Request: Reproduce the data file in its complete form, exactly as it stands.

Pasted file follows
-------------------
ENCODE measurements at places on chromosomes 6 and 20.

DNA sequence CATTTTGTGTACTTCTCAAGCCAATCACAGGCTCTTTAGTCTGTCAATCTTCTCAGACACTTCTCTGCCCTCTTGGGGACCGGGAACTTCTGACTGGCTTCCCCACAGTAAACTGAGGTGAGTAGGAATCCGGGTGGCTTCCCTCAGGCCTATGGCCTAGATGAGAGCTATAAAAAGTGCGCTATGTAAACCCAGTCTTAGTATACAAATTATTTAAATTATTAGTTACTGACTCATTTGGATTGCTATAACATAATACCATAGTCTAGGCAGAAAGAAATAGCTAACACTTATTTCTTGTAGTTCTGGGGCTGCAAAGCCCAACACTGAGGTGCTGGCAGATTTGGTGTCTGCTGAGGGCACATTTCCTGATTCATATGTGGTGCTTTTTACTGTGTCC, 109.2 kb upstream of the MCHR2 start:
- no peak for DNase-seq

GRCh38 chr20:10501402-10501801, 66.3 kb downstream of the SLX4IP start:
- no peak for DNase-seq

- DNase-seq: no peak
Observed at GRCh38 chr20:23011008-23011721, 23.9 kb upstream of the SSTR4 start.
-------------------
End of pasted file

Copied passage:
ENCODE measurements at places on chromosomes 6 and 20.

DNA sequence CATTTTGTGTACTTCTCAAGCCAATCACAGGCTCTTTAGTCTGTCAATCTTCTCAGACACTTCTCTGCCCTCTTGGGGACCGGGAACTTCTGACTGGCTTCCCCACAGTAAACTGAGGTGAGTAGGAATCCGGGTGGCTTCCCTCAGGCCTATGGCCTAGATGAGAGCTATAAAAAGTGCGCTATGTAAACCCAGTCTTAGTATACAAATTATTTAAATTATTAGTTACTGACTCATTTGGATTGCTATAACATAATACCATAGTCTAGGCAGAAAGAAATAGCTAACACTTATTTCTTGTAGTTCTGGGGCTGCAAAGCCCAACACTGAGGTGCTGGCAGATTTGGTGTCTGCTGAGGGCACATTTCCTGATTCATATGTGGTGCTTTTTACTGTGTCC, 109.2 kb upstream of the MCHR2 start:
- no peak for DNase-seq

GRCh38 chr20:10501402-10501801, 66.3 kb downstream of the SLX4IP start:
- no peak for DNase-seq

- DNase-seq: no peak
Observed at GRCh38 chr20:23011008-23011721, 23.9 kb upstream of the SSTR4 start.